McNellis: Your New Year’s Obituary

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By John McNellis

[dropcap]I[/dropcap]f you haven’t made a New Year’s resolution yet, you might consider another way of possibly improving yourself. Rather than resolving to lose ten pounds, drink less or read a new book every week, you might take the long view and ponder your own obituary. It’s been said before, but is worth repeating: If you want to lead a good life, start with your obituary and work backwards.

Like paying attention to our doctors’ advice, sooner or later many of us start perusing obituaries. Some begin earlier than most, especially those—like your correspondent—of Irish descent. (It is no accident that obits are sometimes called the Irish Sports Pages.)

McNellis
McNellis

The last stronghold of newspapers, paid obituaries are growing daily in numbers, length, photos and grandiosity as the boomers, the greatest self-absorbed generation, begin to move on. By the way, obituaries have nothing to do with journalism; unless you had a good deal more than fifteen minutes of fame in your lifetime, no professional writer or editor or, more importantly, fact-checker will ever see your obituary before it’s printed. Obits are written by the next of kin, those invariably adored wives, husbands and children left behind.

Written by the grieving with the noblest intentions, lies that would make a sociopath blush are printed every day in every newspaper in America. These falsehoods are not limited to praise for the deceased’s previously unremarked qualities and accomplishments. Since, as the saying goes—winners write the history books—familial biographers often take liberties with their own roles in the decedent’s life. One cold wife refused to interrupt her Caribbean bridge cruise when informed of her husband’s passing in San Francisco. Even though she directed the mortuary to stack the body on ice for a couple weeks and await her scheduled return, her tribute praised her own loving bedside vigil.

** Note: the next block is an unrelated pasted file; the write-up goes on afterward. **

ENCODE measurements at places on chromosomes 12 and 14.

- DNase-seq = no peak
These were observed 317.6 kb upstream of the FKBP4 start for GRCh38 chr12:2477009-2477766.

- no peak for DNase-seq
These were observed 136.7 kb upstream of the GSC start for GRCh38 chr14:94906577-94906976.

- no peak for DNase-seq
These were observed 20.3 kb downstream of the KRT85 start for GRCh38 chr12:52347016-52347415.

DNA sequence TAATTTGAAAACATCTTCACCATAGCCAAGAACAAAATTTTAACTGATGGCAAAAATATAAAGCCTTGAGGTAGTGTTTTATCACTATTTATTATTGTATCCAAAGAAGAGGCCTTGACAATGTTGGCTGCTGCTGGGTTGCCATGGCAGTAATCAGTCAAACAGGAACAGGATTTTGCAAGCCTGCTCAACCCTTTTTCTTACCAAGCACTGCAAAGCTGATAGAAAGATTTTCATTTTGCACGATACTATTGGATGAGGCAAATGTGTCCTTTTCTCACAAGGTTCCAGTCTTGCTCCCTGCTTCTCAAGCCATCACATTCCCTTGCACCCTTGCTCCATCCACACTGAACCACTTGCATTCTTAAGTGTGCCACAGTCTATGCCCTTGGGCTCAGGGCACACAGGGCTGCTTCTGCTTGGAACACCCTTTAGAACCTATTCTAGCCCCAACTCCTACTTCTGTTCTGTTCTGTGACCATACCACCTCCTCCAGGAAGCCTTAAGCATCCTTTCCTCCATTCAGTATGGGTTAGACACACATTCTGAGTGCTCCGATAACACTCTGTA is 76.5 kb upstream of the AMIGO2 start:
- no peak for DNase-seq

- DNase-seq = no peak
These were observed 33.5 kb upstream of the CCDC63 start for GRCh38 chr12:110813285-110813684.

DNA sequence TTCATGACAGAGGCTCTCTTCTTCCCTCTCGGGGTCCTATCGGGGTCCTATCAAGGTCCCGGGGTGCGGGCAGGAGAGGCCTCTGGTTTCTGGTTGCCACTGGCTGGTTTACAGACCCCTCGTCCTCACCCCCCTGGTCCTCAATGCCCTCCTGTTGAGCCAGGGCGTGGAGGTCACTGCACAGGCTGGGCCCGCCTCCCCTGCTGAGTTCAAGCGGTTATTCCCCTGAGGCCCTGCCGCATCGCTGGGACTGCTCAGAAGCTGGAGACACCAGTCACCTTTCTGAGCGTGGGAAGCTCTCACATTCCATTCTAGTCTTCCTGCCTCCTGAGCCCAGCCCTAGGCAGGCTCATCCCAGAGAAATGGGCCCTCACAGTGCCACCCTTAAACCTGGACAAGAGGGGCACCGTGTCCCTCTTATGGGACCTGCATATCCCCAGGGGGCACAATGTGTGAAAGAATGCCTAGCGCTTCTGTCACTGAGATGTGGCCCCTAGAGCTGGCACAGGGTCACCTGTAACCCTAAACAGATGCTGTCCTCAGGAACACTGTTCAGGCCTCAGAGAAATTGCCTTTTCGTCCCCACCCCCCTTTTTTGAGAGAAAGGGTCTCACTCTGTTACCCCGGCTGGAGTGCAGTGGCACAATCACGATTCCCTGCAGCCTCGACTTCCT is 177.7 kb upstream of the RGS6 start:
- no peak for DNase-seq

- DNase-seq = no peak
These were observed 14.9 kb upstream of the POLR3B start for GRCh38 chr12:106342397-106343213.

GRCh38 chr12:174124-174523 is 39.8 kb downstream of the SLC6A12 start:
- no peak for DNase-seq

Let’s put aside the eternal question as to whether one gets to smile down upon (or, in the case of developers, grimace up at) the bereaved after exiting the stage. Even if you will never know, might you prefer that an accurate record of your life be published rather than a half-remembered, half-invented mythology your heirs cook up over a couple bottles of wine?

Your answer may depend on the life you believe you will have led. Fortunately for us all, life is graded on a forgiving curve and few, if any, approach that curve’s saintly end. A better measure of a good life might be one of simple utility; was your life useful to others? A life spent sloshed at a country club or—to turn the matter on its head—in cloistered prayer is of little use to anyone else, while a lifetime of serving school children as a crosswalk guard is of inestimable benefit.

In short: Viewed as a whole, and with a gentle eye toward your foibles, will your life have been one that would cause a stranger to think kindly of you upon reading your obituary?

If you desire those posthumous kind thoughts, here’s a suggestion*: Write your own obituary now. If you do, try to limit your factual latitude to resume-writing standards; that is, you can nudge your class standing a bit but can’t award yourself degrees. Touch lightly on how much you and your family adored one another and how many promotions you received. And forget about how you loved travel (every stiff, it seems, loved to travel) or how many clubs you managed to join. Skip the tales of self-aggrandizing adventure; even a whiff of that goes a very long way in an obit—“Big deal, so he tried skydiving.” Write instead about how you helped others, perhaps how you managed to be of use to someone other than your travel agent.

Write it the way you want to be remembered and then—what the hell—try to live up to it.

*One I fully intend to try myself one day.

John E. McNellis is a Principal at McNellis Partners in Palo Alto, Calif.

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